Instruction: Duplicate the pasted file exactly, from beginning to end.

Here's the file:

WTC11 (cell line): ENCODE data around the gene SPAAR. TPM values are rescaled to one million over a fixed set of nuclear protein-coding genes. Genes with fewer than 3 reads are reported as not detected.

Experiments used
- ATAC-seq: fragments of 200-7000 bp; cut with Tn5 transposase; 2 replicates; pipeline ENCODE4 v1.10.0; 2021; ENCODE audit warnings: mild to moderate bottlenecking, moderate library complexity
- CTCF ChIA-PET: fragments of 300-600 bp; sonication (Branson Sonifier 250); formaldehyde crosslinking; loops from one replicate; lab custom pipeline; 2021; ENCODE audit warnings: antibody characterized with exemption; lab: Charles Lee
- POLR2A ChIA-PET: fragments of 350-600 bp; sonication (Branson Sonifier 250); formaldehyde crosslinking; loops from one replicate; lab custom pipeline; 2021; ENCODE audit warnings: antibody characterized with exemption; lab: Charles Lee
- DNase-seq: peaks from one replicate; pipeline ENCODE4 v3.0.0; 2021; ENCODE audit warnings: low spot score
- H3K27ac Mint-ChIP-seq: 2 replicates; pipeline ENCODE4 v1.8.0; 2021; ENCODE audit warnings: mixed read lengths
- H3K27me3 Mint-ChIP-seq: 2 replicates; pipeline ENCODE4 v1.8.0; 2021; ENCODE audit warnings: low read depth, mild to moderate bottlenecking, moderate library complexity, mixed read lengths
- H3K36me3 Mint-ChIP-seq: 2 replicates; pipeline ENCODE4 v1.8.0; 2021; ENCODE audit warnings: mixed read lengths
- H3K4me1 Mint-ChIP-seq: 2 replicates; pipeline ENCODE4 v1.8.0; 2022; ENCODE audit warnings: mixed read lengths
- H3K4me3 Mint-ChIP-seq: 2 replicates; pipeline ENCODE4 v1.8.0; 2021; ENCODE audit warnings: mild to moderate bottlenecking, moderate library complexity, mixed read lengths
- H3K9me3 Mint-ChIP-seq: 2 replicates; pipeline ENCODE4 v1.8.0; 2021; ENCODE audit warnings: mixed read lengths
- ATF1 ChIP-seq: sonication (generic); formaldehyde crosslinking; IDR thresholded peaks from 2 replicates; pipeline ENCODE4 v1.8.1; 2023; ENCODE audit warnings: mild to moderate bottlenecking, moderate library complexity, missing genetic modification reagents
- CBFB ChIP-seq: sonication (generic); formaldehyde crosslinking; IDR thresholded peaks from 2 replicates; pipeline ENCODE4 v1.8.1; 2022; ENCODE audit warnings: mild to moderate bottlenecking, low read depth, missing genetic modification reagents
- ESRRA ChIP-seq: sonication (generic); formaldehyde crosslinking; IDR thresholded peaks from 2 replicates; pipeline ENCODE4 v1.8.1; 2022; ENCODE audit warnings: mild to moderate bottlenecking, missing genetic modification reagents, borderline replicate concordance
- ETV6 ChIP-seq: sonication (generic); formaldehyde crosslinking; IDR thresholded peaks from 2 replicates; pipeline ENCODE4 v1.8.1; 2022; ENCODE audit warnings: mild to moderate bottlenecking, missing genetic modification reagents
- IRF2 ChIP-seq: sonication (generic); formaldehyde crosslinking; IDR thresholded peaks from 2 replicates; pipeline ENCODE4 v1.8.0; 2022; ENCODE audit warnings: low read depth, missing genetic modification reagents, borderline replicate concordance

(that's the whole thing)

WTC11 (cell line): ENCODE data around the gene SPAAR. TPM values are rescaled to one million over a fixed set of nuclear protein-coding genes. Genes with fewer than 3 reads are reported as not detected.

Experiments used
- ATAC-seq: fragments of 200-7000 bp; cut with Tn5 transposase; 2 replicates; pipeline ENCODE4 v1.10.0; 2021; ENCODE audit warnings: mild to moderate bottlenecking, moderate library complexity
- CTCF ChIA-PET: fragments of 300-600 bp; sonication (Branson Sonifier 250); formaldehyde crosslinking; loops from one replicate; lab custom pipeline; 2021; ENCODE audit warnings: antibody characterized with exemption; lab: Charles Lee
- POLR2A ChIA-PET: fragments of 350-600 bp; sonication (Branson Sonifier 250); formaldehyde crosslinking; loops from one replicate; lab custom pipeline; 2021; ENCODE audit warnings: antibody characterized with exemption; lab: Charles Lee
- DNase-seq: peaks from one replicate; pipeline ENCODE4 v3.0.0; 2021; ENCODE audit warnings: low spot score
- H3K27ac Mint-ChIP-seq: 2 replicates; pipeline ENCODE4 v1.8.0; 2021; ENCODE audit warnings: mixed read lengths
- H3K27me3 Mint-ChIP-seq: 2 replicates; pipeline ENCODE4 v1.8.0; 2021; ENCODE audit warnings: low read depth, mild to moderate bottlenecking, moderate library complexity, mixed read lengths
- H3K36me3 Mint-ChIP-seq: 2 replicates; pipeline ENCODE4 v1.8.0; 2021; ENCODE audit warnings: mixed read lengths
- H3K4me1 Mint-ChIP-seq: 2 replicates; pipeline ENCODE4 v1.8.0; 2022; ENCODE audit warnings: mixed read lengths
- H3K4me3 Mint-ChIP-seq: 2 replicates; pipeline ENCODE4 v1.8.0; 2021; ENCODE audit warnings: mild to moderate bottlenecking, moderate library complexity, mixed read lengths
- H3K9me3 Mint-ChIP-seq: 2 replicates; pipeline ENCODE4 v1.8.0; 2021; ENCODE audit warnings: mixed read lengths
- ATF1 ChIP-seq: sonication (generic); formaldehyde crosslinking; IDR thresholded peaks from 2 replicates; pipeline ENCODE4 v1.8.1; 2023; ENCODE audit warnings: mild to moderate bottlenecking, moderate library complexity, missing genetic modification reagents
- CBFB ChIP-seq: sonication (generic); formaldehyde crosslinking; IDR thresholded peaks from 2 replicates; pipeline ENCODE4 v1.8.1; 2022; ENCODE audit warnings: mild to moderate bottlenecking, low read depth, missing genetic modification reagents
- ESRRA ChIP-seq: sonication (generic); formaldehyde crosslinking; IDR thresholded peaks from 2 replicates; pipeline ENCODE4 v1.8.1; 2022; ENCODE audit warnings: mild to moderate bottlenecking, missing genetic modification reagents, borderline replicate concordance
- ETV6 ChIP-seq: sonication (generic); formaldehyde crosslinking; IDR thresholded peaks from 2 replicates; pipeline ENCODE4 v1.8.1; 2022; ENCODE audit warnings: mild to moderate bottlenecking, missing genetic modification reagents
- IRF2 ChIP-seq: sonication (generic); formaldehyde crosslinking; IDR thresholded peaks from 2 replicates; pipeline ENCODE4 v1.8.0; 2022; ENCODE audit warnings: low read depth, missing genetic modification reagents, borderline replicate concordance